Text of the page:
How we rate: our writers tend to review music they like within their preferred genres.
On Standard of Language, alto saxophonist Kenny Garrett explores every popular trend in jazz, covering the last fifty years of the genre’s history. From free jazz to soft and all the bop in between, Garrett’s fourth Warner Bros. release shows why he is loved by jazz-heads everywhere, from the Philharmonic to Philly’s south-side.
“What Is This Thing Called Love” is the only cover on Standard of Language, a surprising feat in the standard-obsessed jazz age of Wynton Marsalis and his followers. What is not surprising, though, is the way Garrett burns his way through this timeless Cole Porter standard.
Drummer Chris Dave’s hip hop roots definitely show through on tracks like “Kurita Sensei” and “Chief Blackwater.” Both tunes would otherwise be boring Rollins-esque hard bop if not for Dave’s funk-laden timekeeping. “XYZ” highlights Garrett’s willingness to explore elements from the free school of jazz in his soloing. Midway through his solo, Garret begins to scream note after note, bringing the tune to its emotional climax before bassist Charnett Moffett dives into a brilliantly bowed solo.
Much of the album continues in this sort of fashion. Standard of Language is mostly predictable: Blue Note-era hard bop that is sadly too reminiscent of Art Blakey, Lou Donaldson, and the aforementioned sax colossus Rollins to be worthy of any significant praise.
“Native Tongue” is Garrett’s biggest mistake on Standard of Language. Out of nowhere this hard-bopping blitzkrieg turns into soft-jazz radio fluff. Now, Rollins, Coltrane and other great jazz saxophones were all guilty of including a pop tune or two on their albums back in the day, but that was before “soft-jazz” was a label with the power to ruin one’s credibility, not to mention career. Well Kenny Garrett’s career isn’t dead yet, but his continual flirtation with the elevator-friendly side of jazz will ultimately force real jazz fans everywhere to question his stature as today’s top sax in jazz.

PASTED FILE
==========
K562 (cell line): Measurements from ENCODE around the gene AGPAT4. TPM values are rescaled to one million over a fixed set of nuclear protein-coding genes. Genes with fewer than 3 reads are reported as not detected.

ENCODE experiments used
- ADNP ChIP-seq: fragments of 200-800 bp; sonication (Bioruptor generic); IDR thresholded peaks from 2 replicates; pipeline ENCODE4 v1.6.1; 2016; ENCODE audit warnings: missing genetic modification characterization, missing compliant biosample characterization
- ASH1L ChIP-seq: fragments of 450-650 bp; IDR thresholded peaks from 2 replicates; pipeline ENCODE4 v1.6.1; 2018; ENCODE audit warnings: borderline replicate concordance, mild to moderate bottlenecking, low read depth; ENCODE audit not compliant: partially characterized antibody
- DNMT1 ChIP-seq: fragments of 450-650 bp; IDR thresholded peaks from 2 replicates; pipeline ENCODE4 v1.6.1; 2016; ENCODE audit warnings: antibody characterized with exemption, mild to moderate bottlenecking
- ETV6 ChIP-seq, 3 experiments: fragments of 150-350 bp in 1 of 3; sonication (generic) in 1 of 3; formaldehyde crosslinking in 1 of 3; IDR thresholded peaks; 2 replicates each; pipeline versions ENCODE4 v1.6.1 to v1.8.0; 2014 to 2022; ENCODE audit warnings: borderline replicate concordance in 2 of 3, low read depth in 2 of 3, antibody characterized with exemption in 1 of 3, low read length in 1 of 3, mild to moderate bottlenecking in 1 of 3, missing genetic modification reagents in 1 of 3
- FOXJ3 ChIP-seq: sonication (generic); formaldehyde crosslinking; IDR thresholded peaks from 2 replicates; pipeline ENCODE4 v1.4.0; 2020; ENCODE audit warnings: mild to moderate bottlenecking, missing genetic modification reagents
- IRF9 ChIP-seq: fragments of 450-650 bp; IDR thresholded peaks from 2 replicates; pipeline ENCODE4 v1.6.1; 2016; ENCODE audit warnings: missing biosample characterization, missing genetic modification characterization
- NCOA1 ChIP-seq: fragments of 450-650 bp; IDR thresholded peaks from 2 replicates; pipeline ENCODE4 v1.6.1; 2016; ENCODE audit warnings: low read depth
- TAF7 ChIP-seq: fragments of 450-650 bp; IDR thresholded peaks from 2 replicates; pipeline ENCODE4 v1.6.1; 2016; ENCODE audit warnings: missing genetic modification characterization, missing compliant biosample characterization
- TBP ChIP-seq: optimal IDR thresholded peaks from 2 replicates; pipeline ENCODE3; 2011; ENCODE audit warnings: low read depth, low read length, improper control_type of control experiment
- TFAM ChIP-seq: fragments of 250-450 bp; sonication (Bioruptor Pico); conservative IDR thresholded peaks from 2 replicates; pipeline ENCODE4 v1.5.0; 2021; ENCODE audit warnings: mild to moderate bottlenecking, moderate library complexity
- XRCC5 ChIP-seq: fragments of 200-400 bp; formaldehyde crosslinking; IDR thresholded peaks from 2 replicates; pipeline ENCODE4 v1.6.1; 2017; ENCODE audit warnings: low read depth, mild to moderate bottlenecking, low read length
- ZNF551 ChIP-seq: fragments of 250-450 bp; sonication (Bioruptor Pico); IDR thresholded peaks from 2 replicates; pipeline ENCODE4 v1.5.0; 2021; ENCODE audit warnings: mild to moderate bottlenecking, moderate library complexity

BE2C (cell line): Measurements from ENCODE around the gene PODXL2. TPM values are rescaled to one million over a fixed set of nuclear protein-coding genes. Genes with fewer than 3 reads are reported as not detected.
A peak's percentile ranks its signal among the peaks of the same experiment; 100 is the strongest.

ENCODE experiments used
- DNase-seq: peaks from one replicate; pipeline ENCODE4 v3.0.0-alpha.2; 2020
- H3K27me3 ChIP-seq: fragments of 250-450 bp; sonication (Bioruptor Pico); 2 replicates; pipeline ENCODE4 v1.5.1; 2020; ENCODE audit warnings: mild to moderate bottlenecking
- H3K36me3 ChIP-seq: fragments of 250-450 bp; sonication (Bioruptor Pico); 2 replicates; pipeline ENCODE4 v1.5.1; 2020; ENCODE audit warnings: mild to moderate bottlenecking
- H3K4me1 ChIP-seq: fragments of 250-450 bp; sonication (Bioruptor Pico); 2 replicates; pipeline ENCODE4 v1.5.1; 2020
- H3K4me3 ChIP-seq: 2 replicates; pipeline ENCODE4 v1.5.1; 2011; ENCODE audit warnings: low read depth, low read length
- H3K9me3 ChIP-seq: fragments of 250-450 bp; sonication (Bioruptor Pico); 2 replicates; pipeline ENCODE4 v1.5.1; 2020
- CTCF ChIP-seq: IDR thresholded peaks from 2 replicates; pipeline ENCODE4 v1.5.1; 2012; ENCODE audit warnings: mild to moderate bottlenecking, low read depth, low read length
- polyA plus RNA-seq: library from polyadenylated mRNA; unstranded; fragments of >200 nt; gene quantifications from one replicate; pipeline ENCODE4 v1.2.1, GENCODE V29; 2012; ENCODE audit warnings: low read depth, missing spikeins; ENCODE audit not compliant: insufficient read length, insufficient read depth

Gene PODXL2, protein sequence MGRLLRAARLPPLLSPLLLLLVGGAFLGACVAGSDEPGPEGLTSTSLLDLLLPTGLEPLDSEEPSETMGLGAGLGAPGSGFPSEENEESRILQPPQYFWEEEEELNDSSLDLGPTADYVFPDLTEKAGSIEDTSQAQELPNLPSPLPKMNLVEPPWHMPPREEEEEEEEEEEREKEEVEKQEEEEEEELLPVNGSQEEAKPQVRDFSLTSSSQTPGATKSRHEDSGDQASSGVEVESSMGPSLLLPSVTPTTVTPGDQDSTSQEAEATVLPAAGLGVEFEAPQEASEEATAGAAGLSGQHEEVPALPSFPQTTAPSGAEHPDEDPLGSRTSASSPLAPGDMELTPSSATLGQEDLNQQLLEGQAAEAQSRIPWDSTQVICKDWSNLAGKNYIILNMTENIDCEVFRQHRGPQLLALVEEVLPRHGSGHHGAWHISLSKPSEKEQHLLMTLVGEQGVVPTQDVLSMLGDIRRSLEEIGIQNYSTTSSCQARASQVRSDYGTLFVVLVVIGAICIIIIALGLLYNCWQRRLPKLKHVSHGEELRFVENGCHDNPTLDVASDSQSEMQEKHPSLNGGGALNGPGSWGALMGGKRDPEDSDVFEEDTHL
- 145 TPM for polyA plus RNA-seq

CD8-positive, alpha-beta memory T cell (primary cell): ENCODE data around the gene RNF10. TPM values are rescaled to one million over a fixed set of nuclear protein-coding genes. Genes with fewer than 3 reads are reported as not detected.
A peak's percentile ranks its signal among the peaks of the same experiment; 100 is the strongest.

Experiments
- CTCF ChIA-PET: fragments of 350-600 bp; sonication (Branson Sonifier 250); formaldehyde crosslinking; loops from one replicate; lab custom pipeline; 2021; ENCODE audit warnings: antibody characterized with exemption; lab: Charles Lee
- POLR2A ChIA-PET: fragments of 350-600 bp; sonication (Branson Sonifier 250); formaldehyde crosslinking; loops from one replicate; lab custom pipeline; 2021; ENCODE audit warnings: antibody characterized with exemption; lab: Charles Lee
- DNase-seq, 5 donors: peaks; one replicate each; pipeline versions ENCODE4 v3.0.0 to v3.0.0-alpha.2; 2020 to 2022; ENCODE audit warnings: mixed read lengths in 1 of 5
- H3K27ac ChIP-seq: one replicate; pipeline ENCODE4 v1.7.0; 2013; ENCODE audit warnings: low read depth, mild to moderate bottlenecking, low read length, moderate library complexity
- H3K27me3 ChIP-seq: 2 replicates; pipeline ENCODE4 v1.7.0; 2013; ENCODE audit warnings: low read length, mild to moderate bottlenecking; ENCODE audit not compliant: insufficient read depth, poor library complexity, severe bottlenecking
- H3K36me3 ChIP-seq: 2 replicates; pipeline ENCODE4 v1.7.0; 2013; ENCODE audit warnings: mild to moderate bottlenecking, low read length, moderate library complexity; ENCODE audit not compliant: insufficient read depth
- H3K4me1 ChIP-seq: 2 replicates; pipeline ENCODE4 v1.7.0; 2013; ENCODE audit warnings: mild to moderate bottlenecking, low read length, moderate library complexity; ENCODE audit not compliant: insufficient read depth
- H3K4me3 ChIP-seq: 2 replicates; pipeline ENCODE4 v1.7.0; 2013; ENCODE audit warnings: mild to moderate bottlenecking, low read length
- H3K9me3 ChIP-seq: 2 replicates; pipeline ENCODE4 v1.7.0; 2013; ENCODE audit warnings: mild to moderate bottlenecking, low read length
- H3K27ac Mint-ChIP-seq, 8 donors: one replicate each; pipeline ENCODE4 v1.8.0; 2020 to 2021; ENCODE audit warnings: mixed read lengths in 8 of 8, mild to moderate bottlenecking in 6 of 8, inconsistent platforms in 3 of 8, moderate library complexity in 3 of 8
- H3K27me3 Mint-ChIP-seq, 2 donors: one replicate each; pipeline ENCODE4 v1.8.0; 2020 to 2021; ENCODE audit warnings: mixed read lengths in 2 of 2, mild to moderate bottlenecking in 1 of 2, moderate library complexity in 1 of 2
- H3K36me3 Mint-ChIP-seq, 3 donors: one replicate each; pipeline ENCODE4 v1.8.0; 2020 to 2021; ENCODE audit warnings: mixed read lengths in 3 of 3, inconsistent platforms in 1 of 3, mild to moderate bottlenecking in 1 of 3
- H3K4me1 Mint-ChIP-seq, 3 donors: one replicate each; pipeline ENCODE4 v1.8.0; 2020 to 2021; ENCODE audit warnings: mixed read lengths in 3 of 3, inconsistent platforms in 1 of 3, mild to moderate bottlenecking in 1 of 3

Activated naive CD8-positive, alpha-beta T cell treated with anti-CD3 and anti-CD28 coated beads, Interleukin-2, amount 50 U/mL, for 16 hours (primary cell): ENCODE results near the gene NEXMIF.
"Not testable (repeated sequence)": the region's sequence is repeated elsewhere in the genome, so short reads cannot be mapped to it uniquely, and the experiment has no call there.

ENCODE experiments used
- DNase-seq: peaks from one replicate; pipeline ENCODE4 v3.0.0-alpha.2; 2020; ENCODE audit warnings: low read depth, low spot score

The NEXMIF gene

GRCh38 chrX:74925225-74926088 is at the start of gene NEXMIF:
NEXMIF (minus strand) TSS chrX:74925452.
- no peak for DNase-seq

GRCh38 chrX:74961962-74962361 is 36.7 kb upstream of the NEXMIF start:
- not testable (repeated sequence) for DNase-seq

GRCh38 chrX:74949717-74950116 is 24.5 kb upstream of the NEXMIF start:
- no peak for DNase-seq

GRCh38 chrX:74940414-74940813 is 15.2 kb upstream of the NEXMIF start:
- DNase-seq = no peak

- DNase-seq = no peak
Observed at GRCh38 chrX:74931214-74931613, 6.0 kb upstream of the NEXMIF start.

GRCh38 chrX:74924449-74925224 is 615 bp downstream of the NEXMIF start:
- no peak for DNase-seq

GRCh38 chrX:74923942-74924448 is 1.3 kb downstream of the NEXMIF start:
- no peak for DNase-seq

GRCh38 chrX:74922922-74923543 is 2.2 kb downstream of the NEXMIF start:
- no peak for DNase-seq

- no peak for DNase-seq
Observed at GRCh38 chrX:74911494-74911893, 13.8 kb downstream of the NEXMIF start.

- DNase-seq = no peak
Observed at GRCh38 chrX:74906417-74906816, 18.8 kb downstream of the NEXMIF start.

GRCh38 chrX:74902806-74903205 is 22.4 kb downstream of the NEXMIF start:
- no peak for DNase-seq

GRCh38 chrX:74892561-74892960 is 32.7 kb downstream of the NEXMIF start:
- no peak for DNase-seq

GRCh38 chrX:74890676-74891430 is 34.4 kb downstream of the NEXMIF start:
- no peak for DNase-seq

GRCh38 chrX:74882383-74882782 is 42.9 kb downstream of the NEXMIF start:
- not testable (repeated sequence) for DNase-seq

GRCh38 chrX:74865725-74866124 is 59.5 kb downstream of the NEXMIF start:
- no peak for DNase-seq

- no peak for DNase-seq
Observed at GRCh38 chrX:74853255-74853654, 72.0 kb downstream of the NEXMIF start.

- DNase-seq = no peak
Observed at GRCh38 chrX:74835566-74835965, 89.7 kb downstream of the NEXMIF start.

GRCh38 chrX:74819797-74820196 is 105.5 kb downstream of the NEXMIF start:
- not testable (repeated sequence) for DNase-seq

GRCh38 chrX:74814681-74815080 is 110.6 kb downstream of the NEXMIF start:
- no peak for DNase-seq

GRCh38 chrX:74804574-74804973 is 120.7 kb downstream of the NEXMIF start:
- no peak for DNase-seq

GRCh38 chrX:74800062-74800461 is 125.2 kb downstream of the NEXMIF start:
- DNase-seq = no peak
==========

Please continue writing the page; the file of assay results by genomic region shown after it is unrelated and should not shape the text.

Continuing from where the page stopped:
Then again, this stuff isn’t that different than what Garrett was doing in Miles Davis’ post-retirement bands, and jazz critics loved that crap.
So Garrett has one pop-jazz Kenny G slip upthat’s not the end of the world, is it? Standard of Language is still some of Kenny Garrett’s best work to date. His soloing is as forceful and emotional as ever, and his tunes remain rooted in bop tradition while stretching enough to incorporate today's funkier, more urban sounds.
Track Listing: 1. what is this thing called love 2. kurita sensei 3. xyz 4. native tongue 5. chief blackwater 6. doc
tone's short speech 7. just a second to catch my breath 8. gendai 9. standard of language I II III
Personnel: Kenny Garrett, alto and soprano; Vernell Brown, jr., piano; Charnett Moffett, bass; Chris Dave, drums